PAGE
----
Depending on your industry, the end of the year could mark your busiest hiring season. More generally, this is the time when companies push to hit their numbers, scrutinize budgets, and plan out next year’s investments. The end-of-year accounting has made the holiday season a popular time for a not-so-popular business decision — layoffs.
And there indeed have been several notable layoffs this past quarter: a series of layoffs in the tech space that have fanned fears of a tech bubble; National Geographic recently announced its largest layoff in its 127-year history; and Oprah announced workforce cuts on the same day she unveiled her annual list of favorite things.
Although many debate whether the end of the year is really the ideal time to let someone go, workforce cuts still tend to rise towards the close of the year. The decision to let people go is never an easy one, and making these decisions during the busy holiday season could present more opportunities for oversight and missteps in a company’s offboarding process.
Below are three of the costliest offboarding mistakes to avoid, but first let’s set some groundwork on why proper offboarding is so important to your employees–both those who are leaving and staying with your organization–and your brand.
The Peak-End Rule
People will judge their overall experience by its peak, or most intense point, and by its end.
This is known as the Peak-End rule which is how Nobel Prize-winning psychologist Daniel Kahneman suggests our brain works when logging memories—with the climactic peak and finale as the defining moments of the entire experience.
In the employee lifecycle, these two moments are likely contained in the offboarding process.
If these final chapters have such an impact on a departing employee’s overall impression of the company, how are organizations bringing the relationship to a favorable and memorable close, as well as protecting their own resources?
Surprisingly, according to Aberdeen’s 2012 Strategic Onboarding report, Onboarding 2012: The Business of First Impressions, only 26% of organizations have a formal offboarding process in place. Lacking a consistent offboarding strategy is the first of the Top 3 Costliest Offboarding Mistakes:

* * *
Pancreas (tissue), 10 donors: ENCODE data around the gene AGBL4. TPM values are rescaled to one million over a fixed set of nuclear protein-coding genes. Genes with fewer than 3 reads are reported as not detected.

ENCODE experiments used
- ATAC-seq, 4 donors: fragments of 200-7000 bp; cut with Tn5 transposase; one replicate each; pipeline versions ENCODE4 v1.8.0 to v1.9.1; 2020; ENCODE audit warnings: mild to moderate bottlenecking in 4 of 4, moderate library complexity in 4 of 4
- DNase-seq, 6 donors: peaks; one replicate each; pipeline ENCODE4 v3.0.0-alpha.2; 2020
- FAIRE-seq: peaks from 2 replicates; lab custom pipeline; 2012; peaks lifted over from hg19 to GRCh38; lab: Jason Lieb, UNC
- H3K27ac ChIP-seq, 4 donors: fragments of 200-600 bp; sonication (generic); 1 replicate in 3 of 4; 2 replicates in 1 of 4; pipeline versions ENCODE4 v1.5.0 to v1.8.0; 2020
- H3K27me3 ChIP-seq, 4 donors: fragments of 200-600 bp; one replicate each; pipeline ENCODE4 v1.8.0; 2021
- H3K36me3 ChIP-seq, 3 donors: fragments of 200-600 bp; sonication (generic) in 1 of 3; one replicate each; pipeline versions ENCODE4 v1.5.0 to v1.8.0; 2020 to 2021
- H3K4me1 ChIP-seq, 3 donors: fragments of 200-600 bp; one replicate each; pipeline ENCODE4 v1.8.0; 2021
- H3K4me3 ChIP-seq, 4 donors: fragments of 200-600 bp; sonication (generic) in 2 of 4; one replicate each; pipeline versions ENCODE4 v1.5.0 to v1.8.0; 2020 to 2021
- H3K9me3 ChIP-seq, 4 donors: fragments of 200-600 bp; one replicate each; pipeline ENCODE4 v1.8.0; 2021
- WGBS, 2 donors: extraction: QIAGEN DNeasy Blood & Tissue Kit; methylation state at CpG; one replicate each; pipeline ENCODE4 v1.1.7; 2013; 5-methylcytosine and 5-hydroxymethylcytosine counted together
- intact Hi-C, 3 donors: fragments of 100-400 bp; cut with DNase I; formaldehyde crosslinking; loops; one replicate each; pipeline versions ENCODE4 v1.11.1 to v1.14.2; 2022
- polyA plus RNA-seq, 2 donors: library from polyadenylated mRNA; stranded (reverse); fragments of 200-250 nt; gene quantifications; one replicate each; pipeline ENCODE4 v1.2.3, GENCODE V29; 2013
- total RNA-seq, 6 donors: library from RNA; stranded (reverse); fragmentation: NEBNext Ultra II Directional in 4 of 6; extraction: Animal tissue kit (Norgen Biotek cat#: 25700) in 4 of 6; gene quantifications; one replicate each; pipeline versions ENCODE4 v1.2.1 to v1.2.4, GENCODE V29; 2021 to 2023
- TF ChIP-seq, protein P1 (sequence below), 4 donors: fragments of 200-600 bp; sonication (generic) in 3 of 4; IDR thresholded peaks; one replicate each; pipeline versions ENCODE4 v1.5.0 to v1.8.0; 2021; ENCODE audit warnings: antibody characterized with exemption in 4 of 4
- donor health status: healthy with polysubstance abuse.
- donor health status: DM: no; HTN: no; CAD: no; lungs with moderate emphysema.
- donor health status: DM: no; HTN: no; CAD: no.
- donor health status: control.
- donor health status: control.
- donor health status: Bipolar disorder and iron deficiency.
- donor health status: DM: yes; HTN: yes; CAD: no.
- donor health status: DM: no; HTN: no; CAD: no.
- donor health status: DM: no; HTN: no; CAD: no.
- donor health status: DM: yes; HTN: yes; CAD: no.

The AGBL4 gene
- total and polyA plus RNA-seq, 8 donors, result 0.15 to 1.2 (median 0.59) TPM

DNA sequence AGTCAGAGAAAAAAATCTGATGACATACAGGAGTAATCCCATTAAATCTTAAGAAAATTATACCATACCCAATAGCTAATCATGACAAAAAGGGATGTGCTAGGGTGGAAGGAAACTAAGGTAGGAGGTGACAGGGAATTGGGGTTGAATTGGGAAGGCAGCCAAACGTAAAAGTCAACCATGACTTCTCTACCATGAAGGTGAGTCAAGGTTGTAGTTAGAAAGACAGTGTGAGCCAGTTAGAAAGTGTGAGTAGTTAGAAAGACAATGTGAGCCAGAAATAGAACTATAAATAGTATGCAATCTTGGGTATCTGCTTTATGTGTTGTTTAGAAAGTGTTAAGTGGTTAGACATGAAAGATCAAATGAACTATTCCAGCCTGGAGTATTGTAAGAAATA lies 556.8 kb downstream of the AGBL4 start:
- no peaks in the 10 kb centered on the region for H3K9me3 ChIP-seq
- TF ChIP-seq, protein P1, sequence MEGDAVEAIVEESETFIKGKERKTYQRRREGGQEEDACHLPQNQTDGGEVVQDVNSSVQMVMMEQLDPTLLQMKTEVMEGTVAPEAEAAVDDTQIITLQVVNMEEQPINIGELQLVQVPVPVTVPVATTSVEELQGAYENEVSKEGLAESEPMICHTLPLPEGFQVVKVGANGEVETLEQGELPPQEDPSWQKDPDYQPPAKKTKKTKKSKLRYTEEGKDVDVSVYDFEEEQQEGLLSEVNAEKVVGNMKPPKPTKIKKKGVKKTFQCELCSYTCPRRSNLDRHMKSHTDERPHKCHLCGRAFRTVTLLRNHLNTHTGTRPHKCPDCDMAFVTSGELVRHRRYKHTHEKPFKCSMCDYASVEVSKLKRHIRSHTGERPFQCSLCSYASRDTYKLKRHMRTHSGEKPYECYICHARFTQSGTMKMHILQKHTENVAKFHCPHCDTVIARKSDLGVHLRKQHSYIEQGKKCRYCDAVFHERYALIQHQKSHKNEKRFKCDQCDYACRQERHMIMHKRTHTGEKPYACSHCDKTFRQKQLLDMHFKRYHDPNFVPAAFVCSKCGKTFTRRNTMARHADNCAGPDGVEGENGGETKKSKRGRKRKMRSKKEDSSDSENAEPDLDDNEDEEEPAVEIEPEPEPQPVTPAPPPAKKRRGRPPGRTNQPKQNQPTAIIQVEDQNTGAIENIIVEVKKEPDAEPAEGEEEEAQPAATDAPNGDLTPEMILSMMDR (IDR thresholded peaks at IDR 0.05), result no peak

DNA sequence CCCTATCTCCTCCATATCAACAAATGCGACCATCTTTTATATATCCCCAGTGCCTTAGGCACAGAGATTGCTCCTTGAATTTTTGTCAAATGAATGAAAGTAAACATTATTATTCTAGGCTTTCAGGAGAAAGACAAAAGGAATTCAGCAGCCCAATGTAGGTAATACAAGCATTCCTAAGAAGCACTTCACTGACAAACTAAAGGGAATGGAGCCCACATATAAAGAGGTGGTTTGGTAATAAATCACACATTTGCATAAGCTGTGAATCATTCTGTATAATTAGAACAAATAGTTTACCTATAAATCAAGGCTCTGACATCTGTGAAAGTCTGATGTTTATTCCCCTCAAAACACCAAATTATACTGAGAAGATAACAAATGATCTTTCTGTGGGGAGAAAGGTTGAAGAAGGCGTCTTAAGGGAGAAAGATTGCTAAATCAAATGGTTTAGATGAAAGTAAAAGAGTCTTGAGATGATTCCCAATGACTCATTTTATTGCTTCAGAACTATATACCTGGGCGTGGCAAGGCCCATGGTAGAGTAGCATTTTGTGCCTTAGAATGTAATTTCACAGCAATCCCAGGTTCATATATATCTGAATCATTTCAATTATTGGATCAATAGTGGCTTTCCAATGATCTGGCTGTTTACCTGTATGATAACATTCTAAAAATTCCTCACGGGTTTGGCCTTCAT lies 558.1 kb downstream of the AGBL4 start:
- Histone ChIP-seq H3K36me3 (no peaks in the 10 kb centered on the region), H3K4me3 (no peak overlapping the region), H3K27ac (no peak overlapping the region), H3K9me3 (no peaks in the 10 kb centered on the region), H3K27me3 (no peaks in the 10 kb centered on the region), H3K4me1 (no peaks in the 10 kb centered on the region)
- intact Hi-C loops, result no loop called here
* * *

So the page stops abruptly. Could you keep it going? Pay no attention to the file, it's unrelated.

1. Not having a formal offboarding strategy in place
Only one out of four companies has formally instituted offboarding—
leaving a large majority of organizations vulnerable to loss and liability.
Not only does a consistent offboarding process send a message of fair management practices to all employees, but standardizing the practice helps shrink legal and financial risk. From terminating access to information, to reviewing non-disclosure agreements, to conducting exit interviews—missing or mismanaging any of these steps can cost companies greatly.
Related: Webinar – 3 Keys to Protecting Your Brand in a Downsize: Lessons from the Tech Industry
2. Assuming employees will withhold negative opinions if denied an exit-interview
Employers wrongly assume that if an exit interview is not offered, employee feedback—negative or otherwise—will not exist.
Social media and sites like Glassdoor have changed the game, forcing employers to become more proactive in preventing the potential brand damage inflicted by a former employee.
By helping transitioning employees stay focused on the opportunities ahead— offering outplacement services and career coaching, for example—employers can make a lasting, memorable impact in these final moments, becoming partners in their employee’s future rather than memories of the past.
3. Failing to error-proof the process
Identifying and properly automating redundant, manual tasks can help rid the process of risks from human error.
One unfortunate case of costly offboarding errors involved the University of Wisconsin which had overpaid $15.4 million for health insurance premiums during the 2011-2012 fiscal year. An audit revealed that more than half that amount was paid for workers no longer employed by the university. According to the official report in February 2014, “…the UW System staff attribute most of the overpayment errors to manual calculations made from April 2011 to July 2011…”
Solutions & Additional Resources
The RIF Checklist
Don’t miss a step. Download our Reduction-In-Force Checklist to evaluate and build upon your current offboarding process.
An Uneasy Look at In-House Exit Interviews
An honest analysis as to why some exit interviews fail.
What is Outplacement?
Learn more about the advantages of offering a universal outplacement benefit to your employees, and its lasting impact on employer brand.